Archive for February, 2010

T5-5 Expertise Directory with a Twist: “Getting Surprised with Each Other’s Talents”

February 17, 2010

In 2006, I designed and facilitated a KM planning workshop for a new cross-functional KM Team. Among my objectives were (1) to motivate individual team members and (2) to show them in a concrete way the advantages of an expertise directory. I introduced a module that generated so much energy and enthusiasm among the team members that I repeated this module in other KM workshops for other organizations.

This is how the process flows:

  1. Individual seatwork: Each team member is provided a 3′ x 4′ kraft paper (or Manila paper) and a black felt pen. The instruction is: “List down all your talents, both technical and non-technical.” A few members asked guidelines on how to identify their talents. My answers were: “In what tasks/skills do your colleagues often ask you for assistance?” “Recall 1-2 very successful task/projects you did; what talents did you use?”
  2. Public posting: After a team member is done, she/he posts her/his work on the wall.
  3. Comment/feedback on each other: After all team members’ work had been posted around the walls, each team member is given a red (or any colored) felt pen, goes around and reads everybody else’s work. Anyone can write comments on anyone else’s work, e.g. “you forgot to add skill XX.” “I didn’t know you are good at YY!” “Prove it!” “You are too shy to mention skill ZZ!” “You should have joined Project @@!” Approval of a skill can be conveyed simply by a red asterisk.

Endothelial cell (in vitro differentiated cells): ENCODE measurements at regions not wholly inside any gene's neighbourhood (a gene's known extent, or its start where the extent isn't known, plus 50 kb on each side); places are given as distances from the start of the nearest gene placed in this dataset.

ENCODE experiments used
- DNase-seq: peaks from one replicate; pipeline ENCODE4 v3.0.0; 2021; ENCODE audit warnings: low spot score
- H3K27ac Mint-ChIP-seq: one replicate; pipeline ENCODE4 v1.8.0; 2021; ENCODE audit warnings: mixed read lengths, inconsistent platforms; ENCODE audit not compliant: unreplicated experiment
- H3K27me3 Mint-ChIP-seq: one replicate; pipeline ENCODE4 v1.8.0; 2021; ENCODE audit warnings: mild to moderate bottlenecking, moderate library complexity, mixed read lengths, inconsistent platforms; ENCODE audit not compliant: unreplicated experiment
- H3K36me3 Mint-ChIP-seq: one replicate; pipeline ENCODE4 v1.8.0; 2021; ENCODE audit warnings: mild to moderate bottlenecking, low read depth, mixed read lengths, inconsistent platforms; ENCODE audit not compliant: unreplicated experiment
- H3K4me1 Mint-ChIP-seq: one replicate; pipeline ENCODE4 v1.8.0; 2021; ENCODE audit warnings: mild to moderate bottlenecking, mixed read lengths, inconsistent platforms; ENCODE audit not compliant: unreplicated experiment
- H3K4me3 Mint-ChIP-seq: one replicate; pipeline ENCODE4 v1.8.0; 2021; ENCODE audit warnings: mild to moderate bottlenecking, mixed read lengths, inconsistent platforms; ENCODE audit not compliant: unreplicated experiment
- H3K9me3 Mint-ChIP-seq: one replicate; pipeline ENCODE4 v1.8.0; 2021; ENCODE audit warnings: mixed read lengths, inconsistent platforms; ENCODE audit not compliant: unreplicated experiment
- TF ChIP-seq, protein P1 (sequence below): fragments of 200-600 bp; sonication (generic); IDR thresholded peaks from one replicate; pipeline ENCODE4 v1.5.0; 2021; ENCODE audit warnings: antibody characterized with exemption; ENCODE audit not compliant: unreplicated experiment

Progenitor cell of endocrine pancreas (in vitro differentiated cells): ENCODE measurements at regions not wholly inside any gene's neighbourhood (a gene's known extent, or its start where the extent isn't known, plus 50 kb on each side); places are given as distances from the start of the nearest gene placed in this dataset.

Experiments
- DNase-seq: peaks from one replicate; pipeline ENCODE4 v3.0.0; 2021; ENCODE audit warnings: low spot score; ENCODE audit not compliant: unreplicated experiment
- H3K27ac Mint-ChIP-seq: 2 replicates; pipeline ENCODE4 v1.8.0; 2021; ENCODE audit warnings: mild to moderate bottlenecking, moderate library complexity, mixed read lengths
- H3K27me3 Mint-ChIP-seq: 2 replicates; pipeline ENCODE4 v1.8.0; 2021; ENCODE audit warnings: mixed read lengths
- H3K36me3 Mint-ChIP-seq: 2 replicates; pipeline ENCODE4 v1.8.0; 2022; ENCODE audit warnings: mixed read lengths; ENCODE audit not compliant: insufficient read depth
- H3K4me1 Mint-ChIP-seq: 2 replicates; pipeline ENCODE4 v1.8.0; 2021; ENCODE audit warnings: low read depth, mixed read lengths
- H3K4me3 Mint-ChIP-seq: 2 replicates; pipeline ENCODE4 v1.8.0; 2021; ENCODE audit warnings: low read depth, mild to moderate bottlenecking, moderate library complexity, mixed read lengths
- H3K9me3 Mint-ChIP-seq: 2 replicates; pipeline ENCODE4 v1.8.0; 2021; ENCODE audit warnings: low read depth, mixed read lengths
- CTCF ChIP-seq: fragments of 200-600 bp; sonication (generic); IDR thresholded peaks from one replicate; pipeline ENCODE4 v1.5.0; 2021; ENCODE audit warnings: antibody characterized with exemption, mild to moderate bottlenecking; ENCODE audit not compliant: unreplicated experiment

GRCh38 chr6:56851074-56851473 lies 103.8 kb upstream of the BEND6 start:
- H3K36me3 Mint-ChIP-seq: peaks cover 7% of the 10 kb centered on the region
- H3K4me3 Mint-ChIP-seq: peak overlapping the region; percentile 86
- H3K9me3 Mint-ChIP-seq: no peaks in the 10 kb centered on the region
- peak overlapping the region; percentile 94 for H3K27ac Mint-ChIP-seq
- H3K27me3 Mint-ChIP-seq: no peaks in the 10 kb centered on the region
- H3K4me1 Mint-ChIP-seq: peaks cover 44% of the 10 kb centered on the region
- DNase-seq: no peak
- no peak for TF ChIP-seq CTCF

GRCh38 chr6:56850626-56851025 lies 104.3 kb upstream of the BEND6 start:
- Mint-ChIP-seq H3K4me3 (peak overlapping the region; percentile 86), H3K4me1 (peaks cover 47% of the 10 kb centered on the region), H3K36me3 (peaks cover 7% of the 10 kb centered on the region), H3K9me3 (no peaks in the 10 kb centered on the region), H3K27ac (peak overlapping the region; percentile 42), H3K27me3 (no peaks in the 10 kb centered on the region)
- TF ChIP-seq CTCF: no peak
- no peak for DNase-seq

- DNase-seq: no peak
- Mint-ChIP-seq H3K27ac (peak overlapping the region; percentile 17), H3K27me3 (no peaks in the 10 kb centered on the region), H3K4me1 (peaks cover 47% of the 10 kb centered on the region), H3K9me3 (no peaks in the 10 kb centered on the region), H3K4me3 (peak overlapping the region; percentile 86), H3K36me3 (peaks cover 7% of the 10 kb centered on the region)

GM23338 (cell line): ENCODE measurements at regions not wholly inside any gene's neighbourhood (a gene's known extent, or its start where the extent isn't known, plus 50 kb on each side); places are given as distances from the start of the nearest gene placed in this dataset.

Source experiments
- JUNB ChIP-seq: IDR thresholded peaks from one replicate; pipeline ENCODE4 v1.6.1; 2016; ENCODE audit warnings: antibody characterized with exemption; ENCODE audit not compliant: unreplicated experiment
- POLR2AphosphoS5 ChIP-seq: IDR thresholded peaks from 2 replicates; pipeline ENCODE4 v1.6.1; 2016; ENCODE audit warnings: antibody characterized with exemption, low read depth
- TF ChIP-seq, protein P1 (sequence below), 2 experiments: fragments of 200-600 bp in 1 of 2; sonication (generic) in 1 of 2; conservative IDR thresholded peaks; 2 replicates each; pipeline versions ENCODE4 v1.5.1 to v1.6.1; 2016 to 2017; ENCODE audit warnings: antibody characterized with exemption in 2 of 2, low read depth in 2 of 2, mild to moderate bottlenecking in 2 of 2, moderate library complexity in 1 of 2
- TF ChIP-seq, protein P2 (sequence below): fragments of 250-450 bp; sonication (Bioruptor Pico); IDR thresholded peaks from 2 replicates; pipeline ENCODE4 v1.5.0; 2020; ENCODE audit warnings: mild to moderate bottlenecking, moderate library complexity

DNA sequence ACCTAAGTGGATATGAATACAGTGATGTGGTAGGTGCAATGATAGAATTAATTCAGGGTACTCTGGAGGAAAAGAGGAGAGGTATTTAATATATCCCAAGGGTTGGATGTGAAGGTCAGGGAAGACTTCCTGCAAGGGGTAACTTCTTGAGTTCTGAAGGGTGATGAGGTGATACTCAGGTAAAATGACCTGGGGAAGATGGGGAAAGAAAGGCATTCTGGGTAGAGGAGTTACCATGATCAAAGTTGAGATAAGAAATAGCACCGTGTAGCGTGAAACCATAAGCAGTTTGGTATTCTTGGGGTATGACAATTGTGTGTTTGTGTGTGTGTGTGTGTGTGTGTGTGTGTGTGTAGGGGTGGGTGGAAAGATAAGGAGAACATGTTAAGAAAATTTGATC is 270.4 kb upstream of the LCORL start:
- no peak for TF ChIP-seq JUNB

4. Answer comments: A team member, if she/he wishes, can write her/his reaction to a comment using a blue (or another color) felt pen.
  5. Plenary discussion: The team sits down and the facilitator leads a group discussion on insights and learning from the content (output) and process, and how they each felt about the process. As facilitator, I conclude by proposing “Let us collect your outputs and use this as inputs to your internal KM Team Expertise Directory.”

My own insights and learning from this module are:

  • Team members often express surprise at knowing (and at previously not being aware of) many of each other’s talents. For example, they were very surprised that a medical doctor colleague had learned the skill of laying out bathroom tiles! KM is about harnessing talent, and it starts with recognizing it.
  • The module was able to reveal to them the value of an expertise directory, especially one that includes both technical and non technical skills. For example, a non-technical skill (or a skill that does not appear in the ordinary CV or resume) that is useful for the organization is the ability to act as emcee (from “MC” or master of ceremonies) in a ceremony, conference or public event.
  • The commenting process creates a space where KM Team members mutually acknowledge and affirm each other and their skills (this works well when the KM Team members know each other beforehand). It is a process that generates much interactive energy, team building and motivation.